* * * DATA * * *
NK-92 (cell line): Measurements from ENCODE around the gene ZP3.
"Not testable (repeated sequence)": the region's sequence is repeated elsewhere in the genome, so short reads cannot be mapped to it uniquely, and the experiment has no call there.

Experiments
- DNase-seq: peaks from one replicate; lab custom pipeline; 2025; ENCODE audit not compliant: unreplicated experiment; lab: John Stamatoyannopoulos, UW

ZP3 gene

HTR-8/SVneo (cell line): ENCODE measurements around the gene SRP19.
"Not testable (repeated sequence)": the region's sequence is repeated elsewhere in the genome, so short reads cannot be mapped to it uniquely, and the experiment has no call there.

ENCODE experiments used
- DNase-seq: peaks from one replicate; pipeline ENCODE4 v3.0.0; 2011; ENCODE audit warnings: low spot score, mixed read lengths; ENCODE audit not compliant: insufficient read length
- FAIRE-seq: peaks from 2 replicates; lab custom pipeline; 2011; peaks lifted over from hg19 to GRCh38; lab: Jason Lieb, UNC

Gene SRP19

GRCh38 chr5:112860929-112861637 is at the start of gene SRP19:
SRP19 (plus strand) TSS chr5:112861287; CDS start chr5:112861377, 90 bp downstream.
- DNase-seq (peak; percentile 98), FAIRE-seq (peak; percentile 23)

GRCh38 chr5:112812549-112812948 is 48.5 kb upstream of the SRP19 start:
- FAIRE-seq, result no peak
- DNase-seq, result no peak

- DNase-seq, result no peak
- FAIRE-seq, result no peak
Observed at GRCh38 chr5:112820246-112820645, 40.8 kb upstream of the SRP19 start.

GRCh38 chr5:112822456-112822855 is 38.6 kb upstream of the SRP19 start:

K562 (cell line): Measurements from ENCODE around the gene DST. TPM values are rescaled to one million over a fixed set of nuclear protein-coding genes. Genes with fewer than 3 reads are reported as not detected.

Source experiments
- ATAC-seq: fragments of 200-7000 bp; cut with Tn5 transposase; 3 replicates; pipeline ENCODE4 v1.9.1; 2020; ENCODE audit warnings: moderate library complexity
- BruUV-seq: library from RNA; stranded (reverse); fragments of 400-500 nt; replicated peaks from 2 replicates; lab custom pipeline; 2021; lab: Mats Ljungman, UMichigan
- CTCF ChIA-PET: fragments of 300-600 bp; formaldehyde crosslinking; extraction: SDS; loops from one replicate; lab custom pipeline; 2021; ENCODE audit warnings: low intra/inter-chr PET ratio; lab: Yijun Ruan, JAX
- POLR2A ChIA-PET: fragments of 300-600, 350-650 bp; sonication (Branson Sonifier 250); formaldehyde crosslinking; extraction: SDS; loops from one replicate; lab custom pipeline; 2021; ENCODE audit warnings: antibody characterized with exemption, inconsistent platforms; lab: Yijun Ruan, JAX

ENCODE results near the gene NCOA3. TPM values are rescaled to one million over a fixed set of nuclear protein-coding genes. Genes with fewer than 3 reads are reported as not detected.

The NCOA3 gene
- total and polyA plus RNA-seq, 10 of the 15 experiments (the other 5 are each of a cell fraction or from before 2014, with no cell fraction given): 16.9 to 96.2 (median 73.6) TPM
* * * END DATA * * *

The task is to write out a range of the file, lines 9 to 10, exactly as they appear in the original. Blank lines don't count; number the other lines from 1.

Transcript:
- DNase-seq: peaks from one replicate; pipeline ENCODE4 v3.0.0; 2011; ENCODE audit warnings: low spot score, mixed read lengths; ENCODE audit not compliant: insufficient read length
- FAIRE-seq: peaks from 2 replicates; lab custom pipeline; 2011; peaks lifted over from hg19 to GRCh38; lab: Jason Lieb, UNC